Don't you have to be careful with future insurance if the car insured has previously been written off?
Dave Garnett - on 01 May 2012
In reply to Philip:

I didn't any problem insuring again with the same company from whom I'd I'd just claimed.

There wasn't any question that the car was repairable pretty much as good as new. The issue is that, because the insurers are tied into expensive approved dealers (and, probably, some car hire scam) the cost to thme would be more than the write-off value of the car. If you're happy to have a local guy fix it cheaper, then do so.

I'm not sure I'd do it with an expensive newish car because of the warranty/ resale value considerations. But this was a perfectly serviceable but oldish car that I bought second-hand anyway.
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Scarab9 - on 01 May 2012
In reply to Philip:
> (In reply to Dave Garnett)
> [...]
>
> Don't you have to be careful with future insurance if the car insured has previously been written off?

payouts on future accidents can be MUCH lower if you're insuring a previously CAT-D vehicle.
also premiums MAY be higher but not necessarily.

Also if you've got a hire car you're in a better position to negotiate payouts etc as every day they argue with you (up to the point where it's judged you're obstructing the case) the 3rd party's insurance company are paying out a daily rate for the car.

Be aware if you take the payout they'll probably give you a MAXIMUM of 7 days before collcting the hire car from receiving the cheque (and it will be a cheque so you've then got a delay while it's cashed) and potentially start that time from either when they post it or when they confirm they'll send it. So keep your eye out for deals or be prepared to bus to work.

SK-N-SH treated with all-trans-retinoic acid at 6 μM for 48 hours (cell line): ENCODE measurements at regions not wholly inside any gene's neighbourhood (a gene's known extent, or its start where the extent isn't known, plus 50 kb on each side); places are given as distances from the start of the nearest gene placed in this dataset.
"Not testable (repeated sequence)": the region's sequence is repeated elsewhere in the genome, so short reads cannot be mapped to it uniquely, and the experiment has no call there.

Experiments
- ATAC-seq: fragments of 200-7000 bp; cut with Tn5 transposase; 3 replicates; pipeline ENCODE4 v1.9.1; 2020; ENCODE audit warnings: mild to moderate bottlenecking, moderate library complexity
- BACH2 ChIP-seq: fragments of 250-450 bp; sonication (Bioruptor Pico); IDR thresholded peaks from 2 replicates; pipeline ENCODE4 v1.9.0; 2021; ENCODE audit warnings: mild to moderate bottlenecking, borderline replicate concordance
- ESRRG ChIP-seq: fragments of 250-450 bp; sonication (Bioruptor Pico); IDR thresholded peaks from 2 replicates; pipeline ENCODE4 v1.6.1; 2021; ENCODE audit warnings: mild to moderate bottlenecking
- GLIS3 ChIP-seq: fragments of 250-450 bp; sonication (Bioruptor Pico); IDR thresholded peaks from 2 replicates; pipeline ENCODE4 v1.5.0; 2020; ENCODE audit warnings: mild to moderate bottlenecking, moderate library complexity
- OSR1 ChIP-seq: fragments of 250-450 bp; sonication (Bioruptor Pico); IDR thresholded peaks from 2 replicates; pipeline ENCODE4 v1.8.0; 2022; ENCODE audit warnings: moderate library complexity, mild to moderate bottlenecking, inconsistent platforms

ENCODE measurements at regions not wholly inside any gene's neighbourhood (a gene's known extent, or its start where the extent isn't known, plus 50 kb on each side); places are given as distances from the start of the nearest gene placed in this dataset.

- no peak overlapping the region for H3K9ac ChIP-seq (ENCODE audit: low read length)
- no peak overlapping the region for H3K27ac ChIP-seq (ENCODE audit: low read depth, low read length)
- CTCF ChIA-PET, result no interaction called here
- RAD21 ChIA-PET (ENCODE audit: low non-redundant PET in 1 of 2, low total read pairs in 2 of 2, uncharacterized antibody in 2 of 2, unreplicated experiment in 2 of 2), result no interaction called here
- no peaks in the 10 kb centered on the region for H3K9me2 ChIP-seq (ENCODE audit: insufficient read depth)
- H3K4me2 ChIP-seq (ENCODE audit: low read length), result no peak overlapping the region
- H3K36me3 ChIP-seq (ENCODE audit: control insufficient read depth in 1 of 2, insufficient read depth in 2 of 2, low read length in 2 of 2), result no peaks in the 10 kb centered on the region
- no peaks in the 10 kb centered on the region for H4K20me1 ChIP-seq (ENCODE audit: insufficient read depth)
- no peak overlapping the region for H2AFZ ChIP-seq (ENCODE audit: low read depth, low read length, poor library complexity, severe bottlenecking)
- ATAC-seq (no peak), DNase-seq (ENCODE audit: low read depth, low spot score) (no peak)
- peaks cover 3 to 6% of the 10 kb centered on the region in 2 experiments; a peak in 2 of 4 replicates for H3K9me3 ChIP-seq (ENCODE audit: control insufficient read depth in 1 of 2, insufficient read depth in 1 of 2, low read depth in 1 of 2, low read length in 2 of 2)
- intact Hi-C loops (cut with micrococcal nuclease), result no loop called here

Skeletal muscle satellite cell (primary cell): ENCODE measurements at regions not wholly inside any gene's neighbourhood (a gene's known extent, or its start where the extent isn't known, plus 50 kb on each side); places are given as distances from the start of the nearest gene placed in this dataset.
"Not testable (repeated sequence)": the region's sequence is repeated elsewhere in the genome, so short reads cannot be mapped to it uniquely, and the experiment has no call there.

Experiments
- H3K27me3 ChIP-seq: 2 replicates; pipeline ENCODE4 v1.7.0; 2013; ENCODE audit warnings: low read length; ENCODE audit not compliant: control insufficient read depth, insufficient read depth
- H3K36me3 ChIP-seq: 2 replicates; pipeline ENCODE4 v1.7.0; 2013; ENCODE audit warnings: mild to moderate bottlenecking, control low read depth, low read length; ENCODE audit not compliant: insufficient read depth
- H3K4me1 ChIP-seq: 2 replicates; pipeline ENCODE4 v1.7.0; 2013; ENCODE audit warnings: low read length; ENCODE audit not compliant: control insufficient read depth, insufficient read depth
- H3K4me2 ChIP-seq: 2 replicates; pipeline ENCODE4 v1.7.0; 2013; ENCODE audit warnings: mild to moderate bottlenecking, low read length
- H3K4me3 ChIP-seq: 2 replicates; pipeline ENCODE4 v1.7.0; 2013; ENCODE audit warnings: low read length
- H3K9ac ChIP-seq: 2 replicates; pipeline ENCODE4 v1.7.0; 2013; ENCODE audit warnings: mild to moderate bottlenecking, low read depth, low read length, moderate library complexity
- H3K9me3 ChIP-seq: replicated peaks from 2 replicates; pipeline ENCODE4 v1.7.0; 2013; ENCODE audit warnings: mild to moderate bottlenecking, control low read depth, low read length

When arguing the payout they will likely be using an independent company to get a price they think it's worth and it may be really low. If they're ****s they'll say you can only argue the case by getting another quote from another company which they'll then consider, but you'll be charged by the new company for getting a quote and it might be worse. What you need to do is argue that you haven't got 6 months to hunt around for a car and they need to pay an amount that will allow you to get a new car at a reasonable cost to buy NOW. They'll tend to cave. Obviously back this up with a number of examples from dealers and ebay (they're meant to pay dealer amounts in theory) and note all differences between your car and the advertised ones (mileage, year etc) and argue a fair price based on your findings (no point putting the highest you find as they'll ignore it).

If you wish to simply argue that it's not an uneconomical repair I think you'd have to find a quote from a different official dealership (can't think of the word...basically if you're driving a ford you need a ford service centre quote etc) so you'll probably find that the cost is a bit higher than you'd expect and there's not a lot you can do.